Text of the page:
Manage Psoriasis Through Lifestyle & Diet
Psoriasis is an autoimmune disease which manifests as dry, almost scaly, itchy skin. It occurs because the body’s immune system is sending out faulty signals that lead to a sped-up growth cycle of skin cells.
It is one of close to one hundred types of autoimmune spectrum of symptoms that have been documented. Autoimmune diseases occur when our body’s immune system attacks and destroys healthy body tissue.
People who suffer psoriasis know it is irritating and unpredictable. Doctors find it one of the most persistent and baffling of skin disorders.
With a psoriasis flare-up, the body’s skin cells can multiply up to ten times faster than usual. When the underlying cells make it to the surface of the skin and die, the sheer volume of the additional cells can cause red, raised “plaques” that are covered with white scales. The look of the scales cause embarrassment to those who suffer, but the outbreaks are generally harmless and can subside with appropriate treatment.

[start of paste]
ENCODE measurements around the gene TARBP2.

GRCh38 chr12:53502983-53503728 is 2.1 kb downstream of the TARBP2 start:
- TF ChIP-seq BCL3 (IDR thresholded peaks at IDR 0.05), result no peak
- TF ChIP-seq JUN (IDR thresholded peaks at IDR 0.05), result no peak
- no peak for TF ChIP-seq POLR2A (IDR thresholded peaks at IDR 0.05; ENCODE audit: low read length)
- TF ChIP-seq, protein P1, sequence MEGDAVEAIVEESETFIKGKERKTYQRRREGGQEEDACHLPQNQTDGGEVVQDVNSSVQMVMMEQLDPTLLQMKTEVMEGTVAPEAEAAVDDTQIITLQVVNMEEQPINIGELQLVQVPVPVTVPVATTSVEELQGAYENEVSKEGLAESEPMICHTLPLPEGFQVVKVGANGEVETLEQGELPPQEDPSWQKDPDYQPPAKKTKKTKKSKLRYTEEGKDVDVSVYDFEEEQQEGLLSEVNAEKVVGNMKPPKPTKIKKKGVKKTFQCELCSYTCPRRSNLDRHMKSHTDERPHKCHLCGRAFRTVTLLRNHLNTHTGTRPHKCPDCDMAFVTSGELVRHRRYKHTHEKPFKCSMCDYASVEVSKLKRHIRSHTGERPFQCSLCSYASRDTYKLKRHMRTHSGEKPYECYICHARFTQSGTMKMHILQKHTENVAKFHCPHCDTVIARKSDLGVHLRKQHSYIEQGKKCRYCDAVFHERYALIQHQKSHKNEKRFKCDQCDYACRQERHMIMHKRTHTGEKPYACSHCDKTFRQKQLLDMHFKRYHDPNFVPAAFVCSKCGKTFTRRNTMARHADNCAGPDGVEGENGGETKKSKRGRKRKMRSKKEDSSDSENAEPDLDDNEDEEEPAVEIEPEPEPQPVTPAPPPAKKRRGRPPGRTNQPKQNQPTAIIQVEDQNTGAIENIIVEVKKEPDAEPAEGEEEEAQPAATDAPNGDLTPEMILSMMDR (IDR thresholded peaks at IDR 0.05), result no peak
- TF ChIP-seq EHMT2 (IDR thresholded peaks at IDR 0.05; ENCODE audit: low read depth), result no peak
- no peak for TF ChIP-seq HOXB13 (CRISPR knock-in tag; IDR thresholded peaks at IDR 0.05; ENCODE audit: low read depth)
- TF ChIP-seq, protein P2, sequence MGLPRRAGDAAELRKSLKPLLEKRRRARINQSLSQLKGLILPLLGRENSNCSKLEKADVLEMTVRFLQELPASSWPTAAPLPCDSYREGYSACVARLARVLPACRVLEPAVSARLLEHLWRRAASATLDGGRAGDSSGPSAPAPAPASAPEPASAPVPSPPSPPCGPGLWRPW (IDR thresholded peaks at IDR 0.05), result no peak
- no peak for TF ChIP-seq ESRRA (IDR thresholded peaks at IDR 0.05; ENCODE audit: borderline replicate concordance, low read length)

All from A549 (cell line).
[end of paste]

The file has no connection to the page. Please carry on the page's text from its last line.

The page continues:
Psoriasis shows up in your immune system in the white blood cells, called a T cell; these cells, when working correctly, shield your body from infection and disease. Individuals with overactive or T cells that have gone haywire develop psoriasis when the cells trigger an immune response to an event that is not truly occurring within your body.
What are the symptoms of plaque psoriasis?
1. Patches of flaky, scaly, often white skin – can be painful and itchy
2. Red, raised patches on your skin covered with a silvery buildup of dead skin cells
3. It appears most often on the elbows, lower back, knees, and scalp. Psoriasis patches can also appear on your ears, eyelids, feet, lips, hands and mouth
4. In addition, up to thirty percent of individuals with psoriasis will also develop psoriatic arthritis; this causes muscle pain and stiffness and swelling in and around the joints.
Interestingly as with most other autoimmune disorders there seems to be a specific trigger event that can bring on a breakout of psoriasis, however the exact cause and a cure remains elusive. These triggers can be emotional as well as environmental.
A genetic connection
One in three people impacted by psoriasis have a family history of the disease. A child’s risk for psoriasis will increase if his or her parent(s) has the condition; if one parent has psoriasis, the child has a ten percent chance of developing it, it both parents have it, the child’s risk increases to fifty percent.